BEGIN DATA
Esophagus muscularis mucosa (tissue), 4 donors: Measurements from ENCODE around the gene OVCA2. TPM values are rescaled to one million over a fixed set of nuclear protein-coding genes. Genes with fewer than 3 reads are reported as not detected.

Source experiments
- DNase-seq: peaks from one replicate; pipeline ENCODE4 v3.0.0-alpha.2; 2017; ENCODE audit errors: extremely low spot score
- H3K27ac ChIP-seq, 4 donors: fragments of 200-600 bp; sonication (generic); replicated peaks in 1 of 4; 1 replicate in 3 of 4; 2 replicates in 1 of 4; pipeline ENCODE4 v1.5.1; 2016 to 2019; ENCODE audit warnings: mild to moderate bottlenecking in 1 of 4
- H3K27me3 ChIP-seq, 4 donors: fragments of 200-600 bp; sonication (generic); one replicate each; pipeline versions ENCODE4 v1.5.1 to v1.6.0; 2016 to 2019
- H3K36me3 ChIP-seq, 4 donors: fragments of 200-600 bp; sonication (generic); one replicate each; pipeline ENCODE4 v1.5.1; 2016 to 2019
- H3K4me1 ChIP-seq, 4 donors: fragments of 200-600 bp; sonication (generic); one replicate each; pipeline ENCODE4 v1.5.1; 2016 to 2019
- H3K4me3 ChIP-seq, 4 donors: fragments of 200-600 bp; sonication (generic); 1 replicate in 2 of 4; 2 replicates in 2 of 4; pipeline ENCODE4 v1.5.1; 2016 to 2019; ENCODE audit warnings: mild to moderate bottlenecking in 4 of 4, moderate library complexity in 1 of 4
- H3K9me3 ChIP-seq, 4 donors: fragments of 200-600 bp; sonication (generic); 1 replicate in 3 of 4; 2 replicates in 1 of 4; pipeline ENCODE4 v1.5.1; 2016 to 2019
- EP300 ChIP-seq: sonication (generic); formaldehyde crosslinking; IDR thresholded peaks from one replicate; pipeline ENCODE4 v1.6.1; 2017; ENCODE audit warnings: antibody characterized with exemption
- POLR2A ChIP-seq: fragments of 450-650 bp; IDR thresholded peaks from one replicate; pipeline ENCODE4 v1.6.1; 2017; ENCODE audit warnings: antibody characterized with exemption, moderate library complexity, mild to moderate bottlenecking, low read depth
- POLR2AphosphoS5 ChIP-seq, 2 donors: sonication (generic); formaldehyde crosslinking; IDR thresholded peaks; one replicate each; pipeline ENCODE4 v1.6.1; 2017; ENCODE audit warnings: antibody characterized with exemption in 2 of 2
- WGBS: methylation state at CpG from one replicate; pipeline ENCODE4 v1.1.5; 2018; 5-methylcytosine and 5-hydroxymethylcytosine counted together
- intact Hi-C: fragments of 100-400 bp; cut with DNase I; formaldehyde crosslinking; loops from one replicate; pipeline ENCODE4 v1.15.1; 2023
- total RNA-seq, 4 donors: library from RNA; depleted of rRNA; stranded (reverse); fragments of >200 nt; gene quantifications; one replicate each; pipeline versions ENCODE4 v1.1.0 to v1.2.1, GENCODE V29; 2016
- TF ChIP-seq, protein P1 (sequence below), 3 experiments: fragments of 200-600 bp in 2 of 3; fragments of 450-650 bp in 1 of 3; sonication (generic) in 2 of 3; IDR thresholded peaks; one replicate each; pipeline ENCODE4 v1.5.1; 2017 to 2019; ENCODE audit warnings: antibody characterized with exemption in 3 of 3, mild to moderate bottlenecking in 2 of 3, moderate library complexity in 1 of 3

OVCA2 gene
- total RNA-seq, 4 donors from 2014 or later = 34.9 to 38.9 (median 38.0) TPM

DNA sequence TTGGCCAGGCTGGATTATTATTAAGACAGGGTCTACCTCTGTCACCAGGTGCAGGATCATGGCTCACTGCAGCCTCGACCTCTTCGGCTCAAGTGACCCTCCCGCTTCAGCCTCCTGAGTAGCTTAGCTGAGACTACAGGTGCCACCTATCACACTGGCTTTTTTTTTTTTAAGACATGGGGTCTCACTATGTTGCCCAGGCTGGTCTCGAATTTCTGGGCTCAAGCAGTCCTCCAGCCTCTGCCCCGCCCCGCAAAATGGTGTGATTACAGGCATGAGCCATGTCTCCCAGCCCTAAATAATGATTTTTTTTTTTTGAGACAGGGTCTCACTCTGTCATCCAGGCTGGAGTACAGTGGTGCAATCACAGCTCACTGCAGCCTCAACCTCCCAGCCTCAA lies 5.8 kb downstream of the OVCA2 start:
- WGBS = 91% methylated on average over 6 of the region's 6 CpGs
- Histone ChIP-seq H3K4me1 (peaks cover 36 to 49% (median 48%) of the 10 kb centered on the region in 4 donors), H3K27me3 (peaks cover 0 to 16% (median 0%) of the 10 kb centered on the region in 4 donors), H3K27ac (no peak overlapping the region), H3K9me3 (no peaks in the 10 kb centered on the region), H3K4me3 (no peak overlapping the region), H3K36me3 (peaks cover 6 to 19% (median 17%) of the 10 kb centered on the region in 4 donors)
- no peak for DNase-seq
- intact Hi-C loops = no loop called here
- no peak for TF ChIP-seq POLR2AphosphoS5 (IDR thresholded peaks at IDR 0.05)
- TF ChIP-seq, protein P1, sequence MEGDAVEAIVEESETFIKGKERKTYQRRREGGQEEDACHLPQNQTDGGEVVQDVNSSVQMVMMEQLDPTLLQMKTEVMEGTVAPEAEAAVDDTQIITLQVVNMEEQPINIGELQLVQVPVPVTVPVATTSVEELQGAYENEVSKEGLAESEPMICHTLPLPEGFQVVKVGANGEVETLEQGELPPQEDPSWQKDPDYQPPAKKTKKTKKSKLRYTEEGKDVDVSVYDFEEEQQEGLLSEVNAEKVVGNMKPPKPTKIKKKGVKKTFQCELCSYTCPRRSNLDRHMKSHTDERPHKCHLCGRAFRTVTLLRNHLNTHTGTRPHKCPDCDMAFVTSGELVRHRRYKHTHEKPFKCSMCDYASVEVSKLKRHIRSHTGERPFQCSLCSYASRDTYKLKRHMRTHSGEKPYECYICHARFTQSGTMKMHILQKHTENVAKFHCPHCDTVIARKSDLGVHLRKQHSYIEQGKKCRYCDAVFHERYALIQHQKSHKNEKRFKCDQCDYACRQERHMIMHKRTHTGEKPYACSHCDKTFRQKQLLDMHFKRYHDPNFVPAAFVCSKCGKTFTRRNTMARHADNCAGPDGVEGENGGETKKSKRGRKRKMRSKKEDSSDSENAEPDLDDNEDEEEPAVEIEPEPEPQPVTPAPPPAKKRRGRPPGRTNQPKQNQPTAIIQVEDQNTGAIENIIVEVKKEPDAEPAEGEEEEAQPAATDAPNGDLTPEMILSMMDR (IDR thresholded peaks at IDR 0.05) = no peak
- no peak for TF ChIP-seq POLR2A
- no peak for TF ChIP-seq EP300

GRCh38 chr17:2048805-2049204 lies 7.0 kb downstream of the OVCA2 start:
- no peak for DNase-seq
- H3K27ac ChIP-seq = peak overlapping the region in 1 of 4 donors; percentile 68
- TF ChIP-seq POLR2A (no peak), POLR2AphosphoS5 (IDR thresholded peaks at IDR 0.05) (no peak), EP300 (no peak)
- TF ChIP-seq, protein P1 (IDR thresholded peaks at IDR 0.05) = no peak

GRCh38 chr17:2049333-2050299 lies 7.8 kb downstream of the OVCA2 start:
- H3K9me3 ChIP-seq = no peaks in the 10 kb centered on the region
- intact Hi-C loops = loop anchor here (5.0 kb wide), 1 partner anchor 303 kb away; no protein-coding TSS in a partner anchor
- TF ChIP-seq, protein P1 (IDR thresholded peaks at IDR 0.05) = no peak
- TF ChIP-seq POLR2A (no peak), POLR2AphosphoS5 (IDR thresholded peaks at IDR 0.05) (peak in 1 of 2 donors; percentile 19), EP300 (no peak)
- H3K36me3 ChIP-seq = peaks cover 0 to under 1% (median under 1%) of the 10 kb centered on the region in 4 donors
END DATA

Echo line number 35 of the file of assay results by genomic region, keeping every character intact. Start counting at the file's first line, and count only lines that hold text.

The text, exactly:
- intact Hi-C loops = loop anchor here (5.0 kb wide), 1 partner anchor 303 kb away; no protein-coding TSS in a partner anchor